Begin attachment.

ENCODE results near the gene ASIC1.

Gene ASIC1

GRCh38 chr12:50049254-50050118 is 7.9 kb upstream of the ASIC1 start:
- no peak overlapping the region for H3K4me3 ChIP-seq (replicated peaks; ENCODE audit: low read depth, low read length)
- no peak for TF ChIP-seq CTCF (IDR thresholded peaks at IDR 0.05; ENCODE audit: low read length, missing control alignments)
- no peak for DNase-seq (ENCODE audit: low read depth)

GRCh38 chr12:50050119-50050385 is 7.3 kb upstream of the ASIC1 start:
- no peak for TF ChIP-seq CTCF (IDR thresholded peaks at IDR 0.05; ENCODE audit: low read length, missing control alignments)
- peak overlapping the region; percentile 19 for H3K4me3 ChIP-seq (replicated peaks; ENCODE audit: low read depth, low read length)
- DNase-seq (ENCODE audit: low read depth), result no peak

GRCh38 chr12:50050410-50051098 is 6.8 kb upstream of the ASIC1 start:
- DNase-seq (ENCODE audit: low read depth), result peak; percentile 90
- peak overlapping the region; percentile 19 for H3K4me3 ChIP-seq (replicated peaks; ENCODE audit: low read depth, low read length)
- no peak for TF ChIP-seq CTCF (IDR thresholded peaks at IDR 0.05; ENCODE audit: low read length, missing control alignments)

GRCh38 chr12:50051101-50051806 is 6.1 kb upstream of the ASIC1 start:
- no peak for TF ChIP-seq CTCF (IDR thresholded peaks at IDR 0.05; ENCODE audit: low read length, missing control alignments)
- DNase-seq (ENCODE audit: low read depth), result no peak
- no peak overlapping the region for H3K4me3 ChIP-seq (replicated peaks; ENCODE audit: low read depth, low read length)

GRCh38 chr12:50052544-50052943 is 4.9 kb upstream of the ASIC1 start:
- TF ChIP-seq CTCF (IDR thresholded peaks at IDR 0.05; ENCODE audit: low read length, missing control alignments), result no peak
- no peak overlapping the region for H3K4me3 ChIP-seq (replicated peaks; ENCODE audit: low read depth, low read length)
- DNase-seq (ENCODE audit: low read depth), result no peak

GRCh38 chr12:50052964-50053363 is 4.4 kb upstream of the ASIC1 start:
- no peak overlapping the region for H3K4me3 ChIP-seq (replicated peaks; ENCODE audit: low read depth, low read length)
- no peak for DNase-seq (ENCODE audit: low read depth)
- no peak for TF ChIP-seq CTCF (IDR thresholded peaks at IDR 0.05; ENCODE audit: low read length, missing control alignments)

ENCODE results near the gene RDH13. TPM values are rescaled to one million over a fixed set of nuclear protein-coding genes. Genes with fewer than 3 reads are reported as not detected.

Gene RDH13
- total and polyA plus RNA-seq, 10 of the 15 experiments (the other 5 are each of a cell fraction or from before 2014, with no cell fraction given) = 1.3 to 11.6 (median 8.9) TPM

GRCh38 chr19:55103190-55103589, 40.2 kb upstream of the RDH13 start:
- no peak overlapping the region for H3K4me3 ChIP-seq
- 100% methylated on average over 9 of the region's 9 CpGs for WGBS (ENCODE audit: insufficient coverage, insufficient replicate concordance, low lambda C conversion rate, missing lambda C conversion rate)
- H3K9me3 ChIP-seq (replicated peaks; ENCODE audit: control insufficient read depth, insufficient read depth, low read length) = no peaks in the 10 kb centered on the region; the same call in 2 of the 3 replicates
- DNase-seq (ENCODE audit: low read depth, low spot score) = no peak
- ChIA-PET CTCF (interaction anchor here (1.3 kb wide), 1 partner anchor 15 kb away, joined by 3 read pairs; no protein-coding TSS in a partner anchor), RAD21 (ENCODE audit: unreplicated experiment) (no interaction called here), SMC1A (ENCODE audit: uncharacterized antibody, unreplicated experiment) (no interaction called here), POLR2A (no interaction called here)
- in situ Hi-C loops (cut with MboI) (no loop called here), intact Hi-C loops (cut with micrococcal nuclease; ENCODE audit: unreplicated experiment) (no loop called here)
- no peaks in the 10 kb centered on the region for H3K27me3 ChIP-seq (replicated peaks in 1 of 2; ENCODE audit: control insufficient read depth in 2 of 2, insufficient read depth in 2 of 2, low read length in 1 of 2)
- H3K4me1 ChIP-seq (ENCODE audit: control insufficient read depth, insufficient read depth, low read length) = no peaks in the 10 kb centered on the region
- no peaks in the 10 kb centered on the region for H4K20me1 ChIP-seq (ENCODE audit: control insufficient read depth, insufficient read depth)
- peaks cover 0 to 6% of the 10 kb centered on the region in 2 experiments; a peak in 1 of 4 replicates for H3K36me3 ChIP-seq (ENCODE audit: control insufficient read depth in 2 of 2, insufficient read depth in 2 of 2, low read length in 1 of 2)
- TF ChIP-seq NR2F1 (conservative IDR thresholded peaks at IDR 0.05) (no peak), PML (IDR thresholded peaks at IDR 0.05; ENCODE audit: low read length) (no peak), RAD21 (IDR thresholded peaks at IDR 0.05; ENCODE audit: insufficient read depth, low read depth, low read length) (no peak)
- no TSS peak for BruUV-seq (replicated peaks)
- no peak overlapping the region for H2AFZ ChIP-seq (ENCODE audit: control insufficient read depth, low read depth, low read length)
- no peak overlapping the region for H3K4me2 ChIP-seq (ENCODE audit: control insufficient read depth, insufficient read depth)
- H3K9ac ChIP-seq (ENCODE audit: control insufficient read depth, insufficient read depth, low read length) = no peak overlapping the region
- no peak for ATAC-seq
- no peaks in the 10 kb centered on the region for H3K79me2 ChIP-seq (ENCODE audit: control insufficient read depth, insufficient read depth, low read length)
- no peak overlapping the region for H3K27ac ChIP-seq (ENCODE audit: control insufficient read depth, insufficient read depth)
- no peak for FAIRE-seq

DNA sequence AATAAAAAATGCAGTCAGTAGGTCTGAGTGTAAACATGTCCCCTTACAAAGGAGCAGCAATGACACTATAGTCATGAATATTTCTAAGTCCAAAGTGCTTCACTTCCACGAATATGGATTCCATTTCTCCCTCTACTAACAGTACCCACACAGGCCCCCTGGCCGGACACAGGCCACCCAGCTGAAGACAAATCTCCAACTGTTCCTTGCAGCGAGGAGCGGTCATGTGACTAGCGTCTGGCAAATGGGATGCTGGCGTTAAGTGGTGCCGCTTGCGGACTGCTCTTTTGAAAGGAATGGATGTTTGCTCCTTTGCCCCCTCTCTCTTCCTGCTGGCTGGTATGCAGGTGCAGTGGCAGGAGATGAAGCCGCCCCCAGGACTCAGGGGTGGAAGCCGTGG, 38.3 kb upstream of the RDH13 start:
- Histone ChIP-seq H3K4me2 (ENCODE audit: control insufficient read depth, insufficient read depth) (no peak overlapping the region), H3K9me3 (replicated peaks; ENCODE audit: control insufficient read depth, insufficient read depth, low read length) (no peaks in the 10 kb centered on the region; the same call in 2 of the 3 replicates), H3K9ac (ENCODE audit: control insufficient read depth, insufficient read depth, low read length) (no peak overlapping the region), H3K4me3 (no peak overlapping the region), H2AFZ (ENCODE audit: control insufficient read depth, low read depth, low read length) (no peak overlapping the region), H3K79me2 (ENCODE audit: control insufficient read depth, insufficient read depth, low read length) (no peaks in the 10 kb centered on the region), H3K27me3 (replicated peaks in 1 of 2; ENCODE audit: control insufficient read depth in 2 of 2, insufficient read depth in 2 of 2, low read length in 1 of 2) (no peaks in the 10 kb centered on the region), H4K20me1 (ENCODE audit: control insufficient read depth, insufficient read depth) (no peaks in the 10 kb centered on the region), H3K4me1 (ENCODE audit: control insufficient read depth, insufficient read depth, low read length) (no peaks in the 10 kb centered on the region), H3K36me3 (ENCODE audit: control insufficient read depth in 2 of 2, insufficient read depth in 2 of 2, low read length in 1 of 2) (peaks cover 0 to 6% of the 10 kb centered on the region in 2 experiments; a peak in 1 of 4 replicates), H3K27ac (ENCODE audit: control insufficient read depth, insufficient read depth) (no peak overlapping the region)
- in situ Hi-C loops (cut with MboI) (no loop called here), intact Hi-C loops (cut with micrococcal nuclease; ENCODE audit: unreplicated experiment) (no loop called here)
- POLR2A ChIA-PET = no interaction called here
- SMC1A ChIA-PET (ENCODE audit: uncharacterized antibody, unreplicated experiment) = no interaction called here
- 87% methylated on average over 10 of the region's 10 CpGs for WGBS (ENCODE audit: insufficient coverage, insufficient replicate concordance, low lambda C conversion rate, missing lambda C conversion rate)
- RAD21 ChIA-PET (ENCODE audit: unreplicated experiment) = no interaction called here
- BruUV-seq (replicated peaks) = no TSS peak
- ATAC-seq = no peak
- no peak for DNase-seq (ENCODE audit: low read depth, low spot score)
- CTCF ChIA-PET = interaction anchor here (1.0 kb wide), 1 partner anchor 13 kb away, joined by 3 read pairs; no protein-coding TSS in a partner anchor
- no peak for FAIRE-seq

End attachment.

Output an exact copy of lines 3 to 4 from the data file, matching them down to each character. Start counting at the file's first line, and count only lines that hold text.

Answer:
GRCh38 chr12:50049254-50050118 is 7.9 kb upstream of the ASIC1 start:
- no peak overlapping the region for H3K4me3 ChIP-seq (replicated peaks; ENCODE audit: low read depth, low read length)